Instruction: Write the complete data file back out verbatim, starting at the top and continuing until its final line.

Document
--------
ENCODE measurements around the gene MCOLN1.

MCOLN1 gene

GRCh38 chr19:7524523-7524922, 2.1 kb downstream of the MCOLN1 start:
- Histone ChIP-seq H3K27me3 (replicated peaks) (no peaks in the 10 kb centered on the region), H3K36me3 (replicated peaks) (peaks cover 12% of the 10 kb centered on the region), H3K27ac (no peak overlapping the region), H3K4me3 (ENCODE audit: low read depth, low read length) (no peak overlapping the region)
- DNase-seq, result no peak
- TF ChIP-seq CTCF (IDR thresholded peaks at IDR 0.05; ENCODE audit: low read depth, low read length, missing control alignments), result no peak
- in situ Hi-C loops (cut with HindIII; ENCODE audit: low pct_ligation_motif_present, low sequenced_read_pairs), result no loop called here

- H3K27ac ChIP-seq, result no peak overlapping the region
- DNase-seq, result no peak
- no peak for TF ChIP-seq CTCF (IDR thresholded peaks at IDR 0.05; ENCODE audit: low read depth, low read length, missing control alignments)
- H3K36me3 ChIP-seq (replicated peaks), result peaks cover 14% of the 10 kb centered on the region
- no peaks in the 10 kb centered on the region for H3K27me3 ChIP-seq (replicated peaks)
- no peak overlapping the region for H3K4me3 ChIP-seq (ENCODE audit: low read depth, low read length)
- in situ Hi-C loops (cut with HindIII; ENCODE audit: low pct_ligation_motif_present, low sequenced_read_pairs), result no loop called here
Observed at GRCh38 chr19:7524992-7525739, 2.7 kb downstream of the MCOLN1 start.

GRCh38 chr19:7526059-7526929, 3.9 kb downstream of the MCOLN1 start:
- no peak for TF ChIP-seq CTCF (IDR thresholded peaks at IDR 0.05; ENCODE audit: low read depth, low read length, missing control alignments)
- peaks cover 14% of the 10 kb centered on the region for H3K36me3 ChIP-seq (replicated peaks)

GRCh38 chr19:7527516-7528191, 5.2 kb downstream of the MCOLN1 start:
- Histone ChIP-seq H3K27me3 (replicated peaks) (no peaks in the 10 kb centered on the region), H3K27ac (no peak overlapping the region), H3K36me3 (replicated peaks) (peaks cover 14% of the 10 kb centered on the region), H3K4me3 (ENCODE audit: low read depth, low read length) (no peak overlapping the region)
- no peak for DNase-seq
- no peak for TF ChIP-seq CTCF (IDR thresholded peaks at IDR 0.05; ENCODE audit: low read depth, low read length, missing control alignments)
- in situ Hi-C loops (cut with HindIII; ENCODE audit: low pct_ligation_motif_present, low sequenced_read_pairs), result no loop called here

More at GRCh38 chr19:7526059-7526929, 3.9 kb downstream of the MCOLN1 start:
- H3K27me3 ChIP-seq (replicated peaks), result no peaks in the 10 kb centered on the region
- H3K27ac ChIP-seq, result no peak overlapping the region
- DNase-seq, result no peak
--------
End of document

ENCODE measurements around the gene MCOLN1.

MCOLN1 gene

GRCh38 chr19:7524523-7524922, 2.1 kb downstream of the MCOLN1 start:
- Histone ChIP-seq H3K27me3 (replicated peaks) (no peaks in the 10 kb centered on the region), H3K36me3 (replicated peaks) (peaks cover 12% of the 10 kb centered on the region), H3K27ac (no peak overlapping the region), H3K4me3 (ENCODE audit: low read depth, low read length) (no peak overlapping the region)
- DNase-seq, result no peak
- TF ChIP-seq CTCF (IDR thresholded peaks at IDR 0.05; ENCODE audit: low read depth, low read length, missing control alignments), result no peak
- in situ Hi-C loops (cut with HindIII; ENCODE audit: low pct_ligation_motif_present, low sequenced_read_pairs), result no loop called here

- H3K27ac ChIP-seq, result no peak overlapping the region
- DNase-seq, result no peak
- no peak for TF ChIP-seq CTCF (IDR thresholded peaks at IDR 0.05; ENCODE audit: low read depth, low read length, missing control alignments)
- H3K36me3 ChIP-seq (replicated peaks), result peaks cover 14% of the 10 kb centered on the region
- no peaks in the 10 kb centered on the region for H3K27me3 ChIP-seq (replicated peaks)
- no peak overlapping the region for H3K4me3 ChIP-seq (ENCODE audit: low read depth, low read length)
- in situ Hi-C loops (cut with HindIII; ENCODE audit: low pct_ligation_motif_present, low sequenced_read_pairs), result no loop called here
Observed at GRCh38 chr19:7524992-7525739, 2.7 kb downstream of the MCOLN1 start.

GRCh38 chr19:7526059-7526929, 3.9 kb downstream of the MCOLN1 start:
- no peak for TF ChIP-seq CTCF (IDR thresholded peaks at IDR 0.05; ENCODE audit: low read depth, low read length, missing control alignments)
- peaks cover 14% of the 10 kb centered on the region for H3K36me3 ChIP-seq (replicated peaks)

GRCh38 chr19:7527516-7528191, 5.2 kb downstream of the MCOLN1 start:
- Histone ChIP-seq H3K27me3 (replicated peaks) (no peaks in the 10 kb centered on the region), H3K27ac (no peak overlapping the region), H3K36me3 (replicated peaks) (peaks cover 14% of the 10 kb centered on the region), H3K4me3 (ENCODE audit: low read depth, low read length) (no peak overlapping the region)
- no peak for DNase-seq
- no peak for TF ChIP-seq CTCF (IDR thresholded peaks at IDR 0.05; ENCODE audit: low read depth, low read length, missing control alignments)
- in situ Hi-C loops (cut with HindIII; ENCODE audit: low pct_ligation_motif_present, low sequenced_read_pairs), result no loop called here

More at GRCh38 chr19:7526059-7526929, 3.9 kb downstream of the MCOLN1 start:
- H3K27me3 ChIP-seq (replicated peaks), result no peaks in the 10 kb centered on the region
- H3K27ac ChIP-seq, result no peak overlapping the region
- DNase-seq, result no peak